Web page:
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Saudi J Anaesth. 2009 Jul-Dec; 3(2): 77–82.
PMCID: PMC2876945

Anesthesia for subglottic stenosis in pediatrics

Abstract

Any site in the upper airway can get obstructed and cause noisy breathing as well as dyspnea. These include nasal causes such as choanal atresia or nasal stenosis; pharyngeal causes including lingual thyroid; laryngeal causes such as laryngomalacia; tracheobronchial causes such as tracheal stenosis; and subglottic stenosis. Lesions in the oropharynx may cause stertor, while lesions in the laryngotracheal tree will cause stridor. Subglottic stenosis is the third leading cause of congenital stridors in the neonate. Subglottic Stenosis presents challenges to the anesthesiologist. Therefore, It is imperative to perform a detailed history, physical examination, and characterization of the extent and severity of stenosis. Rigid endoscopy is essential for the preoperative planning of any of the surgical procedures that can be used for correction. Choice of operation is dependent on the surgeon's comfort, postoperative capabilities, and severity of disease. For high-grade stenosis, single-stage laryngotracheal resection or cricotracheal resection are the best options. It has to be borne in mind that the goal of surgery is to allow for an adequate airway for normal activity without the need for tracheostomy. Anesthesia for airway surgery could be conducted safely with either sevofluraneor propofol-based total intravenous anesthesia.

Keywords: Anesthesia, subglottic stenosis, pediatrics

INTRODUCTION

Any site in the upper airway can get obstructed and cause noisy breathing as well as dyspnea. These include nasal causes such as choanal atresia or nasal stenosis; pharyngeal causes including lingual thyroid; laryngeal causes such as laryngomalacia; tracheobronchial causes such as tracheal stenosis; and subglottic stenosis. Lesions in the oropharynx may cause stertor, while lesions in the laryngotracheal tree will cause stridor. Subglottic stenosis is the third leading cause of congenital stridors in the neonate. Most cases are self-limited, but some need interventions that require a multidisciplinary approach.[1]

In the early twentieth century, the incidence of subglottic stenosis (SGS) in infants was rare. In the 1960s the incidence of acquired SGS began to dramatically increase in this population. This resulted from the increased survival of low-birth-weight babies and the increased use of intubations. Long-term intubations became accepted as an alternative to tracheotomy.[2] Premature infants tolerate prolonged intubations better than adults, most probably due to more yielding and pliable airway cartilages. Tracheotomy should be considered after 50 days of intubations in neonates as recommended by Lesperance and Zalzal.[3]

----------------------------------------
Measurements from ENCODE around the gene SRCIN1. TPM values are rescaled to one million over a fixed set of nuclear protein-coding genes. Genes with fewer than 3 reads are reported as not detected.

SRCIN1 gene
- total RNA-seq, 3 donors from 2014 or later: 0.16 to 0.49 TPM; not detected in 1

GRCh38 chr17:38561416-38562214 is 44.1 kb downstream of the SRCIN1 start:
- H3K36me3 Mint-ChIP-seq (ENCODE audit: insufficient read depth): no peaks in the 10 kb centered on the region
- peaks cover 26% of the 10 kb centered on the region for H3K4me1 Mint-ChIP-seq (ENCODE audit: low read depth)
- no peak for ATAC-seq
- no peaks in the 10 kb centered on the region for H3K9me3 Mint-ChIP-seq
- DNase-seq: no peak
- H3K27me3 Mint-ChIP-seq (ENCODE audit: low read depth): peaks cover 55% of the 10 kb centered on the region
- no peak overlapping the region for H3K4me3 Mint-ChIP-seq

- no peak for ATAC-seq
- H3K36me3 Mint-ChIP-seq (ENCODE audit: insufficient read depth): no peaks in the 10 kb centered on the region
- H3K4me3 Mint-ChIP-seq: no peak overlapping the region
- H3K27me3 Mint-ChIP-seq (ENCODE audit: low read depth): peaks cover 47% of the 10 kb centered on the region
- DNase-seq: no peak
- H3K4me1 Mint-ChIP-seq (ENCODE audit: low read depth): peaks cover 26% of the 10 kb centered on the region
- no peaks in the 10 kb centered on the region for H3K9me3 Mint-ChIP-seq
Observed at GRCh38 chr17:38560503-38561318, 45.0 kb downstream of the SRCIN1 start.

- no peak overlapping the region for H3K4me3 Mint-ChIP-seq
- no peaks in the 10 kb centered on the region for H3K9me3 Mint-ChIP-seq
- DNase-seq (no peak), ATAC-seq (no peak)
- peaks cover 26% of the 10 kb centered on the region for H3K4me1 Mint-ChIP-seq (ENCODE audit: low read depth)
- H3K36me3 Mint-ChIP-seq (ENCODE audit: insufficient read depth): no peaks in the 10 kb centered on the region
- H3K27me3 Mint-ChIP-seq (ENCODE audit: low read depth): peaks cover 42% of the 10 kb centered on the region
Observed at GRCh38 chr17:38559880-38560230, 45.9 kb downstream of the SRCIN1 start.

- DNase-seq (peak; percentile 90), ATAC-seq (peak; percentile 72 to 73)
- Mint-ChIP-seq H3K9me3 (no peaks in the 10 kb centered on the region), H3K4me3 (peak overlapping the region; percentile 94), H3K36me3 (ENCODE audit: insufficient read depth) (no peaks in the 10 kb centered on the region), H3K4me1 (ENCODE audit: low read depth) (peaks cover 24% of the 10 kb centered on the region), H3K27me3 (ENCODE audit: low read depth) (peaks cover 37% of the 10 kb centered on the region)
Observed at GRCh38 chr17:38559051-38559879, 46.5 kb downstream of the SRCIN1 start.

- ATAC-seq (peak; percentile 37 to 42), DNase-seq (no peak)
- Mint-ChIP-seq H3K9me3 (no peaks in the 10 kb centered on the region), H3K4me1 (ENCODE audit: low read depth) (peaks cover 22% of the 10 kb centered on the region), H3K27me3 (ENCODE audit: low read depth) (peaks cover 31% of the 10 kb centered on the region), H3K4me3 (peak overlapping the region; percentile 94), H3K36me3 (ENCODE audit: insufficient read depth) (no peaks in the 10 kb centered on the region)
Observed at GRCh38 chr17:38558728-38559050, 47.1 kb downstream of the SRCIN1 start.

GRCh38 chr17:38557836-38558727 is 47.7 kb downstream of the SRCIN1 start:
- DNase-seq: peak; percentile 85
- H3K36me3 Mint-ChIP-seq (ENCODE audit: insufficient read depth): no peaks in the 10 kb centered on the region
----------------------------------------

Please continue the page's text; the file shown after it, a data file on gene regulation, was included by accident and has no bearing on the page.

ANATOMY

The subglottic area is defined as the area extending from the lower surface of the true vocal cords to the lower surface of the cricoid cartilage. In adults this corresponds to approximately 10 mm lower than the anterior commissure and 5 mm lower than the posterior commissure.[4]

The infant larynx differs significantly in size and position when compared to the adult larynx. At birth, the infant larynx is approximately one-third the size of the adult larynx, however, the infant larynx is proportionately larger than the adult larynx compared to the remainder of the tracheobronchial system. The vocal process of the arytenoid takes up half the length of the vocal cord in the infant larynx, while it only takes up about a quarter of the length of the vocal cord in the adult. The narrowest portion of the airway in an older child or adult is the glottic aperture, while the narrowest part of the airway in an infant is the subglottis. The subglottis in infants measures approximately 4.5 by 7 mm. A diameter of 4.0 mm is considered the lower limit of normal in a full-term infant and 3.5 mm in a premature infant. One millimeter of edema circumferentially, in the subglottis, reduces the cross-sectional area by 60%. The infant larynx is positioned higher in the neck than the adult larynx. The superior border of the larynx of the infant is located at about the level of the first cervical vertebra, with the cricoid positioned at about the fourth cervical vertebra. In comparison, the adult cricoid rests at about the level of the sixth cervical vertebra. The structures of the infant larynx are more pliable and less fibrous, making the infant airway more susceptible to narrowing from edema and less easily palpable.[5]